Sudoiphaa attempt to reassert his authority[edit]

The reconciliation between Swargadeo Sudoiphaa and Laluksola Borphukan transpired to be momentary and superficial as far as the monarch is concern. Even though, he allowed the Borphukan to leave Garhgaon with professions of friendship and good-will, but after his departure to Kaliabar the king instituted measures for the capture of Laluksola Borphukan, and for the rehabilitation of the government. Mecha Bhitarual Phukan, who had outwardly supported Laluksola Borphukan became confidant of the monarch. “Who is this man,” exclaimed Sudoiphaa, “that he surrenders Guwahati to the Mughals, imprisons my Burhagohain and my Phukans, and dismisses and appoints my officers?[58] It was proposed to engage Kirkiria Phukan, brother of Mecha, to arrest Laluksola Borphukan. But Kirkiria Phukan expressed his inability to arrest the Borphukan by himself alone and seek assistance from the Capital. Sudoiphaa accordingly appointed the son of Garhgayan Sandikoi Phukan as Neog and sent him to Kaliabar with instruction to assist Kirkiria Phukan in capturing Laluksola Borphukan. Even then, Kirkiria Phukan could not muster his courage to arrest Laluksola Borphukan and express his inability to fulfill His Majesty’s commands.[59]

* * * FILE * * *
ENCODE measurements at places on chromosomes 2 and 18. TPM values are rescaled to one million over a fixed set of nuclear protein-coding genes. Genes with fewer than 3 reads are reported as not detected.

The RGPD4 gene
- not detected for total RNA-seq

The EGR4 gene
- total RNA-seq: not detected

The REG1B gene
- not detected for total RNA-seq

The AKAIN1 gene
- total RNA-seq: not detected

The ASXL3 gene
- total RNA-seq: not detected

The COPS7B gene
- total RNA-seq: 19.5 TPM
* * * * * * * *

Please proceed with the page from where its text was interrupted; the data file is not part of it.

Back in the capital Garhgaon, Sudoiphaa began to crack down on the supporters of Laluksola Borphukan. He arrested Marangi Borbarua and Ramdhan Naobaicha Phukan. They were accused by Swargadeo Sudoiphaa as follows,-“The beautiful land of Kamrup is my dominion, and it has been acquired by us with great difficulty and suffering. Under whose orders did you relinquish such a territory in favour of Mughals? Besides, who appointed you to these high offices? It appears that the slaves of Lukhurakhuns[60] have become all in all, and I am nobody![61] Marangi and Ramdhan were necked out of the court, and then chained with iron fetters and imprisoned in the Hatisal or Elephant stall. The king also sent men to arrest Dihingia Alun Khangia, but the latter came to know about it and escaped to Kaliabar, where he informed Laluksola Borphukan about the happenings at the capital. Meanwhile Marangi also managed to escape to Kaliabar, where he informed his brother about the hostile attitude of the king. In order to confirm the King’s hostile attitude towards Laluksola Borphukan and his adherents, Bhatdhara Phukan, another brother of Laluksola Borphukan, pretended to support the monarch against his own brother. He informed Sudoiphaa through a messenger named Ram Saraswati Kataki that he would capture his brother Laluksola Borphukan provided he would be appointed to the consequent vacancy in the office of Borphukan. Sudoiphaa failed to see through the hoax and made promise on the line of Bhatdhara’s proposal. Bhatdhara communicated the whole matter to his brother Laluksola Borphukan who now became confirmed in his belief that the king was determined to effect his destruction.[62][63]